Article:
In the cool shade of a large oak tree I listened to little girls’ chatter about future party plans. Through the thick leaves I looked up at the tree house my husband built for our daughters. With the arrival of the guest of honor the homecoming celebration would begin.
My husband, Doug, in a few days would arrive home after a year of sea duty in the Middle East. As a Navy Craft Commander, he commanded a crew of five men. At home, our daughters commanded his attention. He enjoyed his blond haired girls and called them his ladies.
Eight year old Teagan, our adventurous one was much like her Dad. She had his out-going personality and winning smile. Next, our six year old Tisha, the quiet one with her nose always in a book. She’s the one most like me, enjoying the outdoors and hiking up some mountain. Our youngest one, four year old Toria, was nothing like her parents or her sisters. She loved being a girl, worrying about how her hair looked and always wanting to wear a dress. She was the results of a long weekend. Doug’s parents watched Teagan and Tisha while we enjoyed time alone. For three days on Lake Victoria Doug and I stayed on his parent’s cabin cruiser. Nine months later Toria made her appearance.
Our daughters had planned a home coming party for their Dad. Before his arrival home they sent him a special invitation. Toria had insisted the card be made out of purple construction paper, Tisha wanted to draw her hearts with sparkling paint, and Teagan printed the invitation in her best hand writing. His ladies made a banner saying ‘Welcome home Daddy’ and hung it on the back wall of the tree house. The girls spent the morning cutting out and baking heart shaped sugar cookies. In the afternoon I drove them to the thrift store to buy party necessities. While Teagan and Tisha looked for matching glasses and dishes Toria looked for a purple table cloth.
Inside the tree house a purple bed sheet covered a small table that held place settings of mismatched dinnerware and glasses. A borrowed silver tray held sugar cookies and a borrowed glass pitcher full of ice cold lemonade sat on a wooden bench. With everything ready for the party the girls waited for the guest of honor’s arrival.
When Doug arrived home he gave his ladies hugs and kisses. Before our daughters pushed and pulled him toward the tree house he managed to give me a quick kiss. I had no problem with sharing. After the girls were asleep in bed he and I would celebrate his homecoming.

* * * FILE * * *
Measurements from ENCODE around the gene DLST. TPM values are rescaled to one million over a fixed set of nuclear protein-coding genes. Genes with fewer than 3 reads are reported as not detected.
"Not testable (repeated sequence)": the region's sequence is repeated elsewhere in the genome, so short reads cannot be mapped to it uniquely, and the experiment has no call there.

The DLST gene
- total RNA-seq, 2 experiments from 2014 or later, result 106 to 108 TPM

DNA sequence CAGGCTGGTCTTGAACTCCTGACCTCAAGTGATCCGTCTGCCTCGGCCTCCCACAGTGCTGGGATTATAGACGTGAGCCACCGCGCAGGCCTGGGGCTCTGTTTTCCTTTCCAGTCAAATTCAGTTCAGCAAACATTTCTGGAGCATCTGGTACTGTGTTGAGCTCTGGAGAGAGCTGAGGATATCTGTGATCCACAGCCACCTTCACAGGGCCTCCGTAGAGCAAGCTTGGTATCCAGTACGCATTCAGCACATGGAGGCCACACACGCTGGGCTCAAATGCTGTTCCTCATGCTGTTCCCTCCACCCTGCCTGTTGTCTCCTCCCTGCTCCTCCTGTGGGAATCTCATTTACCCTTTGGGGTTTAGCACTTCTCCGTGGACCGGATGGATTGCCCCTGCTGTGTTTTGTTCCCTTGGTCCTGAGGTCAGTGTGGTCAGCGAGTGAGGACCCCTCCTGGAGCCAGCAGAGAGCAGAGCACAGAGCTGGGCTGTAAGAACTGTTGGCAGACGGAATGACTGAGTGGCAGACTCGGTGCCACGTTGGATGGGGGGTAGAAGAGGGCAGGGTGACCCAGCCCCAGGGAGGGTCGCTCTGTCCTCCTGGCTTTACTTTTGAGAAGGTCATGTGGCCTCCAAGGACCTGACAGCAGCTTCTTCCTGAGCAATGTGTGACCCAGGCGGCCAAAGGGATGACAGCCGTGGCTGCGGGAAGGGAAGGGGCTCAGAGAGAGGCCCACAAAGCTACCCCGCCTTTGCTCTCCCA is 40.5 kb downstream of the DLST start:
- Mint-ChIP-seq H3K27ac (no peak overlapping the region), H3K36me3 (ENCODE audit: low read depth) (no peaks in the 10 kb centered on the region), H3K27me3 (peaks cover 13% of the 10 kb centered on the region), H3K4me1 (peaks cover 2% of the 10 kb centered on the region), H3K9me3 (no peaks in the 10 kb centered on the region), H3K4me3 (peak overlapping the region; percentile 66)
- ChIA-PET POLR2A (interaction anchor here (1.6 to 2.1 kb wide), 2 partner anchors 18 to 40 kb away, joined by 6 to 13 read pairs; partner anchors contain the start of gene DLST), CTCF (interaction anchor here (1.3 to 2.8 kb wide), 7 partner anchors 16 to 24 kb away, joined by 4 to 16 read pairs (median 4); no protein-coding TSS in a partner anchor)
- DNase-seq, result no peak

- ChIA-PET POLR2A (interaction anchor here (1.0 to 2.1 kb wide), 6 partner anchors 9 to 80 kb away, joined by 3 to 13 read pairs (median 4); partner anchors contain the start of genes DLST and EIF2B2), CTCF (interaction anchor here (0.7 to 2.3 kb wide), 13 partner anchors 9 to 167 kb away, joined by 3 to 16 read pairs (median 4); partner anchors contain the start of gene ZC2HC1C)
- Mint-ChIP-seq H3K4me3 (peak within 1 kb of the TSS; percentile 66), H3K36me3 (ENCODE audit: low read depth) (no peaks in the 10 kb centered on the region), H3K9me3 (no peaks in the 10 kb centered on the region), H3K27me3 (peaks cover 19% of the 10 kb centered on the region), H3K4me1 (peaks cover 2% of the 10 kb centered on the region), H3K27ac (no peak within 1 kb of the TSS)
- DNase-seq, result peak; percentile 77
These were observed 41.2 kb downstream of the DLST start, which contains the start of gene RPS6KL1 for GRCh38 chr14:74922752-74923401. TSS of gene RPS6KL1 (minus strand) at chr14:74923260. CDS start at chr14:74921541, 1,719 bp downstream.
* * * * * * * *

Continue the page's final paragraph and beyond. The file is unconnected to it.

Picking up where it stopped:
At the bottom of the tree house ladder I eavesdropped on the party. From above I heard my daughters’ voices and their Dad’s.
Teagan asked, “Daddy, the lemonade’s too heavy. Can you pour it for me?”
I heard Toria’s voice say, “We made the cookies all by ourselves, Mommy read the directions.”
Tisha’s voice followed, “Silly, that’s a recipe not directions.”
“Ladies, you did a fantastic job. Thank you for a wonderful party. The lemonade and cookies taste great.”
Toria, with her soft voice, said, “Daddy, I’m a pretty princess and I ride a purple unicorn.”
“That’s interesting to know. How about you two ladies? Who are you?”
Teagan said with authority in her voice, “I’m the good fairy.”
Tisha said with frustration in her voice, “I’m the bad fairy.”
“Why are you the bad fairy?”
“Cause Teagan told me only one good fairy is allowed.”
“How about being a tree fairy, you would be able to talk to all the forest creatures?”
I heard Tisha’s giggling voice say, “I’m the tree fairy. Daddy, who do you want to be?”
With a bold voice Doug said, “I want to be King Daddy-o who travels to far off lands seeking adventures, who always returns to his ladies of the tree house.”
While the girls giggled and I laughed Doug stuck his head out of the tree house door. Looking down at me with his winning smile said, “I am King Daddy-o of the realm. Let your presence be known.”
With my bowed head I took a deep curtsey and said, “Your majesty, it is I your beloved Queen Mommy-o from nearby castle.”
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